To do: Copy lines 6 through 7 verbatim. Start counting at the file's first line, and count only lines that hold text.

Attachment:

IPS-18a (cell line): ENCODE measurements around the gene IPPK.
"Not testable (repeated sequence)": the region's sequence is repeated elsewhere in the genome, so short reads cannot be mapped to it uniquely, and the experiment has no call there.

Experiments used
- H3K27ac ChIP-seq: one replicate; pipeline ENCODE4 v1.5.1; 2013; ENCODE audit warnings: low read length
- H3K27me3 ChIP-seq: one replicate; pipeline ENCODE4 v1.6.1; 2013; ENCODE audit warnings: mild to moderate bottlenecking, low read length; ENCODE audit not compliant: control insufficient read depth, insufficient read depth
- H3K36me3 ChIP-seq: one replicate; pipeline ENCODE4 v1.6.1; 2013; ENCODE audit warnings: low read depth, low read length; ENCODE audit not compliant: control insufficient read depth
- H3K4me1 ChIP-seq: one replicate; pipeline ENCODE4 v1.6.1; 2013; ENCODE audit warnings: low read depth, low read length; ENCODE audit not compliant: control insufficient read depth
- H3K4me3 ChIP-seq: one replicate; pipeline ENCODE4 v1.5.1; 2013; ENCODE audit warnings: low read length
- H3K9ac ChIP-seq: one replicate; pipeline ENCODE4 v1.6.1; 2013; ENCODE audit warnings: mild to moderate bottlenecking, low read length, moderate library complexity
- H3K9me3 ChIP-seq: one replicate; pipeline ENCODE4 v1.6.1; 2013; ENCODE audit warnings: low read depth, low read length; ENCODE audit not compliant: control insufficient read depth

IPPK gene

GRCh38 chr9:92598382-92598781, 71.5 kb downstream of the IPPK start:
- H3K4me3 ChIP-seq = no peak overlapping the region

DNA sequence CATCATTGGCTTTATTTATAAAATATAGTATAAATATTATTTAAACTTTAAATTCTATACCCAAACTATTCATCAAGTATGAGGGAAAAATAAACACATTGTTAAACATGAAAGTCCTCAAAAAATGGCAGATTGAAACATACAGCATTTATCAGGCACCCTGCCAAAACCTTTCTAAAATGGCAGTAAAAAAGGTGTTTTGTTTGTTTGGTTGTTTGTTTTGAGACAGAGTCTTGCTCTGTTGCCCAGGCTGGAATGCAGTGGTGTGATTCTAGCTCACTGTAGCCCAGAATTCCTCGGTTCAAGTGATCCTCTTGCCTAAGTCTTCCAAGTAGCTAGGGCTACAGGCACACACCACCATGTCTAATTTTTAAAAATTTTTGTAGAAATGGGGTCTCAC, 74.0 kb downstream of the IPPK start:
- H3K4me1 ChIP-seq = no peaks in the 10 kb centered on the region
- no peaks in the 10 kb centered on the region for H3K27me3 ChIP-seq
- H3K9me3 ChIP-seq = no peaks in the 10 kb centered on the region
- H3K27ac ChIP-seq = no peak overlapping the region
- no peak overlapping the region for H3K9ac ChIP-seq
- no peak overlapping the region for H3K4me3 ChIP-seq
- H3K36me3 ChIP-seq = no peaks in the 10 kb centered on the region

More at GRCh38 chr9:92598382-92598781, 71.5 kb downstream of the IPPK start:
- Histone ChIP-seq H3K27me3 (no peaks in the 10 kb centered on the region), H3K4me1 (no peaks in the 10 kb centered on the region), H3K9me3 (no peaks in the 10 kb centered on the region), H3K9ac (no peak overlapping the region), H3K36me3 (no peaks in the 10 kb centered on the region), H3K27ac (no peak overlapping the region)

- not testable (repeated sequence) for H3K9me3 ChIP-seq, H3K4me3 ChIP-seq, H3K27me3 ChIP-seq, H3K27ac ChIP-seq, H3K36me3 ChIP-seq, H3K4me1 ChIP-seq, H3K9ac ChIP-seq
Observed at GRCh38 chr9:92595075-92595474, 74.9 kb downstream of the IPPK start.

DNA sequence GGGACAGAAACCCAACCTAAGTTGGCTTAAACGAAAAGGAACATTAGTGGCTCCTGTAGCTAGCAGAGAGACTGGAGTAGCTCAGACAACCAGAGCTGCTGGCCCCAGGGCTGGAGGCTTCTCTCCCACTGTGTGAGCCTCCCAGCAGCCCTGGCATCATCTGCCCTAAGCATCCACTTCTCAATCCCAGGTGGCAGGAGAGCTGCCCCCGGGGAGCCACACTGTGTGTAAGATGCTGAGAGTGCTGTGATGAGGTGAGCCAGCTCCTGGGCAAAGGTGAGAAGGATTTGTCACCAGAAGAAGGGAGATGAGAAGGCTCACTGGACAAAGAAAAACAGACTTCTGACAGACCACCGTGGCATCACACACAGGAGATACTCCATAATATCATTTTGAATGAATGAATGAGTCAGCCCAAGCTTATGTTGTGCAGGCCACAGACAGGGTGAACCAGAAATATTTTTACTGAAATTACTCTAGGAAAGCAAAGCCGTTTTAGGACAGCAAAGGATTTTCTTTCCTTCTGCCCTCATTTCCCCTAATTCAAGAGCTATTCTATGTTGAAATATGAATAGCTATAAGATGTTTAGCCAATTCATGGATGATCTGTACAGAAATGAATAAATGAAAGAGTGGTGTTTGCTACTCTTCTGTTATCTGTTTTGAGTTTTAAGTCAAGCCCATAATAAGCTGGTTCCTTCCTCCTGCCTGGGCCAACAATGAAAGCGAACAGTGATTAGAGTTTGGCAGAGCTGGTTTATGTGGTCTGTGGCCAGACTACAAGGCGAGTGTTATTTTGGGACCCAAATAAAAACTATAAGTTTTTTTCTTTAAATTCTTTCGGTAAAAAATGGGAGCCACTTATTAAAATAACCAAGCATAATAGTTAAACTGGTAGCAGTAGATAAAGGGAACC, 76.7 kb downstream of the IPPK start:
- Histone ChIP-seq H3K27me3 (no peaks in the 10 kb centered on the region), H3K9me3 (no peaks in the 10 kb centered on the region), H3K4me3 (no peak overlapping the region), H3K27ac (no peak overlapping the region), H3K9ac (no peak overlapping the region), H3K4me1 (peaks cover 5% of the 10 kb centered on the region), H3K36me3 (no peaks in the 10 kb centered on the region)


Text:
- H3K36me3 ChIP-seq: one replicate; pipeline ENCODE4 v1.6.1; 2013; ENCODE audit warnings: low read depth, low read length; ENCODE audit not compliant: control insufficient read depth
- H3K4me1 ChIP-seq: one replicate; pipeline ENCODE4 v1.6.1; 2013; ENCODE audit warnings: low read depth, low read length; ENCODE audit not compliant: control insufficient read depth